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RACING FIXTURES.

Nov. 7i 9—Whanearel B.C. \ Xor. 0.-11, 13. X6—Canterbury J.C. Nov. IG, IS—Walkato K.C. Nov. 20, 21—Wlnton J.C. Nov. 20, 21—Otakl Maori E.G. Nov. 23—Levin R.C. Nov. 23, 25—To Kuiti R.C. -,- Next Week. r The Wliangarei Meeting next Thursday and Saturday, and the opening of the Canterbury Jockey Club's New Zealand : Cup 'Meeting at Riccarton on Saturday, i are nest week's racing fixtures. Final payments and acceptances i'or the New Zealand Cup Meeting are due on Monday at S p.m. ' Nominations for the Levin Meeting close on Monday night. Nominations for the Jubilee Meeting of the Feilding Jockey Club close on Wednesday at 5.30 p.m. First forfeits for the Feilding Stakes arc due nt the same time. Worth Noting. At .his last start last season Leilrim demonstrated that he has the ability to race well among the open sprinters by finishing a close second to Gold Money, who was then at the tof> of her form, in the Visitors' Handicap on the concluding day of the Auckland Racing Club's Winter Meeting. Leitrim made his first appearance this season when he ran uuplaced in the Bollard Memorial Handicap, won by his stable mate, Pegawa^, at Cambridge on Monday, and shaped sufficiently well to indicate that he is likely to show early improvement. The Valkyriah gelding looks a better horse than previously, and should bo worth keeping in mind. Prospects, of Veilmond. ■ Mr. E. Moss may bo pardoned it he indulges in daydreams about Veilmond, who finished with such determination at Kandwick. The colt's dam, Veil, is a, sister to Rational, a great New Zealand performer, and The Monk, who won many races in Australia for Messrs. Tye and Corteen, ran third in Whittier's Doncuster, and finally went to India. Veil made one visit to Sydney with the Gimcrack Stakes in view, but she finished only tifth in that race, for which, she started equal favourite with Theory. • The fact that she subsequently did not quite come up to expectations on the racing track, per- I haps accounted for the fact that Mr. Moss J had-to give no more than 575 guineas for | a colt so well related. When the pros- I pects of the Liniond colt, Honour, were being discussed the other day, the fact that he was out of a mare by. Absurd, and that he1 possessed many characteristics of that horse, most of whose stock ■were distinguished as sprinters rather than "stayers, was held to be against him. Honour, like Absurd, is a bright chestnut. Veilmond is a brown, like Limerick," the most notable son of Liniond. While he does not dash out of the barrier with the same remarkable celerity as practically all the Absurds, Mr. Moss's colt, is quick to / get under way, and, like Limerick, can . quickly gather top speed, says a Sydney scribe. He will no doubt be a first-class performer at middle distances, and there should be quite a fair prospect that he will stay as well as Mr. Knight's gelding over longer journeys. Another Imported Sire to the Front. The successes of First Legion in the Mona and Gwyn Nursery Handicaps at the Caulfield Cup Meeting have drawn attention to his sire Legionnaire, whose stock this .season made their first appearance'on the Australian Tuff. Legionnaire is represented in New Zealand by Commandant, a chestnut colt purchased last season in Sydney for Mr. T. 11. Lowry. Fi Davis reports very favourably on this' fellow. His sire, Legiounaii-o. was a youngster of great pace.in England in 1925. He.started in eight races, and won four, including the Newmarket Buckenham Stakes, Clcarwell Stakes, and Moulton Stakes. In the Buckenham= he defeated Short Story (winner of the Oaks the following year) and Lex. Legionnaire, did not race after his first season, ■ and was bought by Mr. Percy Miller for his Kiaora stud, New South Wales; He is a beautifully bred horse, being by the Polymelus sire Phalaris, from Spean Bridge, by Spearmint (son of Carbine) from Santa Brigida by St. Simon. Auckland Juveniles. The two-year-old filly Silene (by Cyllene More—Quist), who failed to come on as . well as expected after showing speed in her early gallops, is working again after a_ short spell. She has freshened, up nicely, and may show improvement now, although her lack o£ size will, probably always be a disadvantage. F. Gilchrist's other two-year-olds, Hampton Park and Great Emblem, are working along satisfactorily, and are both looking very bright. One for Wliangarei. On "the strength o£ some smart track gallops. The Begum was made favouritefor the Bollard Memorial Handicap at k Cambridge, but the best she could do was ■:■ to finish fourth. However, she. ran a very solid race, and it should not be long ' before she does better. The Begutj has engagements in the sprint events at\Vhangarei, where the company will probably not be so strong, and she will only require' to make ,an appearance at the meeting to receive solid support. She should be all the better for her recent outing, which was her second this season. Courage of Trigo. ' When Trigo had won the English Derby he was held to be lucky, because dangerous rivals had been affected by a. lioree falling at Tattenham Corner. The Irish ■ colt answered critics by the wonderful courage he displayed to win the St. Leger last month. After he had taken charge oh entering the straight he was tackled by the Oaks winner, Penuycomequiek. ■Having shaken off the filly, he was tackled by Bosworth, on the rails, and had a hard fight to stall off Lord Derby's colt by a head. Penuycomequiek was the medium of such heavy betting on the course that she started favourite, two points shorter than Trigo. Hotweed, ■winner of the French Grand Prix, was third favourite, but he had shot his bolt before the long straight was reached. Automatic Clocking. Since the automatic tuning clock ' has jbeen installed at Trentham, the fasttimee registered on the local course have been, generally accepted. It is surprising that such progressive racing bodies as the VJt.C. and V.A.T.C. have only recently installed automatic chronographs for recording race times. On both these courses the chonograph until lately has been started by an official near the starting barrier, but the automatic clock operates with the releasing of the tapes by the. starter. The A.J.C. has had the automatic chronograph at Kandwick- for many years, while even the Victoria Park Pony Club is modernised in this manner. Anil it is a coincidence that the machines were made, by a Melbourne firm. Gaunts, Ltd., wh* supplied also the chonograph at Trentham.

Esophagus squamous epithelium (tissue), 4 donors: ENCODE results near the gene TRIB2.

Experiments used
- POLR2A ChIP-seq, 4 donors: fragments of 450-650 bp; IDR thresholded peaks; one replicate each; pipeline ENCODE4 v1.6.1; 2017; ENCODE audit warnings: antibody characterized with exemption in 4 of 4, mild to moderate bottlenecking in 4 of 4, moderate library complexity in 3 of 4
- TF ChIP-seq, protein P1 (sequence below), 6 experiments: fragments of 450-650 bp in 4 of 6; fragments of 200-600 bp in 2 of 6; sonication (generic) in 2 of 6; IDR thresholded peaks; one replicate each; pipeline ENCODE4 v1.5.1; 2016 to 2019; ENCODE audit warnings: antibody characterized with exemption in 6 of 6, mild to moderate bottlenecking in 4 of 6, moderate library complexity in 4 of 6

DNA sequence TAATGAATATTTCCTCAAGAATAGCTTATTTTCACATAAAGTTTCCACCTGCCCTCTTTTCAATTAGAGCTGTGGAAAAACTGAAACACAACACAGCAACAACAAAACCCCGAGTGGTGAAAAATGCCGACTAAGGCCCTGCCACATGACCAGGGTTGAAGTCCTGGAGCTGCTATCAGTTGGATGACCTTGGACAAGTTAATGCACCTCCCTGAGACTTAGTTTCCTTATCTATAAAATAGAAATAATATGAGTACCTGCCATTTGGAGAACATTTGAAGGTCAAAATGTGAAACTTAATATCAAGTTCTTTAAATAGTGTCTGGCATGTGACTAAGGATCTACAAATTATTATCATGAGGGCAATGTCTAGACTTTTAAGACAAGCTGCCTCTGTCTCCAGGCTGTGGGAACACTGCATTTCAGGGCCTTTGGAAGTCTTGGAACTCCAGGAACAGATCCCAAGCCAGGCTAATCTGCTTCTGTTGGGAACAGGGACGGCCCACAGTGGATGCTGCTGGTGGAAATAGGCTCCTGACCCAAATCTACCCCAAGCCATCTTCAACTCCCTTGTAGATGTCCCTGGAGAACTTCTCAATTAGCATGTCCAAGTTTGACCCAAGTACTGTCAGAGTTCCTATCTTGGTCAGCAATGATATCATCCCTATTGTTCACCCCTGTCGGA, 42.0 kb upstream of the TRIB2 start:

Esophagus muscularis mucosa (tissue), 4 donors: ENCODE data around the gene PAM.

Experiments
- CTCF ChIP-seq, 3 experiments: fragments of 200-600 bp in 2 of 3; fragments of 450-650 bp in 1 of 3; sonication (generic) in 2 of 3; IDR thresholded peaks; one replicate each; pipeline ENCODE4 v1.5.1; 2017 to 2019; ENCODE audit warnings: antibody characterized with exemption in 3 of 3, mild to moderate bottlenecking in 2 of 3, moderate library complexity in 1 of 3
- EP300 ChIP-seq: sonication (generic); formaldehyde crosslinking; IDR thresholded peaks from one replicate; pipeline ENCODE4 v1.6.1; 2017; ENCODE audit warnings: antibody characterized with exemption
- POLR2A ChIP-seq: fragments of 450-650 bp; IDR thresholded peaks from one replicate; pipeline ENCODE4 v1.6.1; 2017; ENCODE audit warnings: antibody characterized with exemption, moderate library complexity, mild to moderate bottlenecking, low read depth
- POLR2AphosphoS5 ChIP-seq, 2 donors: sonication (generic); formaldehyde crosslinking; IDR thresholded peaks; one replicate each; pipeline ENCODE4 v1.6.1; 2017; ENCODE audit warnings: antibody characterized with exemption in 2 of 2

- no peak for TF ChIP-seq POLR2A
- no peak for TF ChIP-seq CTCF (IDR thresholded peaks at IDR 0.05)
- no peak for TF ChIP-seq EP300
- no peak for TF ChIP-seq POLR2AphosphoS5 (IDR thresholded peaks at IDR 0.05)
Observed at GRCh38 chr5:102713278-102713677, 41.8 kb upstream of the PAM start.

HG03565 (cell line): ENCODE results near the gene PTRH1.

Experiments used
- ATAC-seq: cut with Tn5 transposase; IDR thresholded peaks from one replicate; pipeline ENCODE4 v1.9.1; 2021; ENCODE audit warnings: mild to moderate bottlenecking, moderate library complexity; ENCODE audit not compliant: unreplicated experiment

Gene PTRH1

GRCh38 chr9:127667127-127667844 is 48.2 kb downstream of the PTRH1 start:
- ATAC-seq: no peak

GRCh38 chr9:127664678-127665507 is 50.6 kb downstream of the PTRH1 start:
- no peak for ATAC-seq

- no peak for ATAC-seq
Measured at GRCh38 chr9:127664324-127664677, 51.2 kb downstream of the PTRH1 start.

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RACING FIXTURES., Evening Post, Volume CVIII, Issue 108, 2 November 1929

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RACING FIXTURES. Evening Post, Volume CVIII, Issue 108, 2 November 1929